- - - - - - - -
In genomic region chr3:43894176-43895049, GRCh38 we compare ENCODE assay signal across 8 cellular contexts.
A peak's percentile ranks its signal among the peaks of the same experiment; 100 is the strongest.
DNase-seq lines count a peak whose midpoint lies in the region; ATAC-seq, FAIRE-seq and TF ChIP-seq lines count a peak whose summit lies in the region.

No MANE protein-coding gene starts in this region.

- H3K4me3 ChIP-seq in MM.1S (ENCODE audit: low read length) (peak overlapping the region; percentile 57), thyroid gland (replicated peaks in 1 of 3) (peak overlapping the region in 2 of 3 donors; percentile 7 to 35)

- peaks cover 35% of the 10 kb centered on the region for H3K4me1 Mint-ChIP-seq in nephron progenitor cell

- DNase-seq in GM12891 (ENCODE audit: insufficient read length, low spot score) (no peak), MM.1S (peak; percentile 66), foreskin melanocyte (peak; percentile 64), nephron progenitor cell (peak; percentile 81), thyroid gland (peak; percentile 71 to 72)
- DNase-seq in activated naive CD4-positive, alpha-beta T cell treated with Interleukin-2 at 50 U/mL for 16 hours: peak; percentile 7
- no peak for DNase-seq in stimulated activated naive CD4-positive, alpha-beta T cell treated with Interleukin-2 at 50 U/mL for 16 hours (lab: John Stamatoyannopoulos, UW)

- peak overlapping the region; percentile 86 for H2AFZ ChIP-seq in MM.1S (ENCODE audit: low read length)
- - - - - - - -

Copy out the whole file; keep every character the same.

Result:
In genomic region chr3:43894176-43895049, GRCh38 we compare ENCODE assay signal across 8 cellular contexts.
A peak's percentile ranks its signal among the peaks of the same experiment; 100 is the strongest.
DNase-seq lines count a peak whose midpoint lies in the region; ATAC-seq, FAIRE-seq and TF ChIP-seq lines count a peak whose summit lies in the region.

No MANE protein-coding gene starts in this region.

- H3K4me3 ChIP-seq in MM.1S (ENCODE audit: low read length) (peak overlapping the region; percentile 57), thyroid gland (replicated peaks in 1 of 3) (peak overlapping the region in 2 of 3 donors; percentile 7 to 35)

- peaks cover 35% of the 10 kb centered on the region for H3K4me1 Mint-ChIP-seq in nephron progenitor cell

- DNase-seq in GM12891 (ENCODE audit: insufficient read length, low spot score) (no peak), MM.1S (peak; percentile 66), foreskin melanocyte (peak; percentile 64), nephron progenitor cell (peak; percentile 81), thyroid gland (peak; percentile 71 to 72)
- DNase-seq in activated naive CD4-positive, alpha-beta T cell treated with Interleukin-2 at 50 U/mL for 16 hours: peak; percentile 7
- no peak for DNase-seq in stimulated activated naive CD4-positive, alpha-beta T cell treated with Interleukin-2 at 50 U/mL for 16 hours (lab: John Stamatoyannopoulos, UW)

- peak overlapping the region; percentile 86 for H2AFZ ChIP-seq in MM.1S (ENCODE audit: low read length)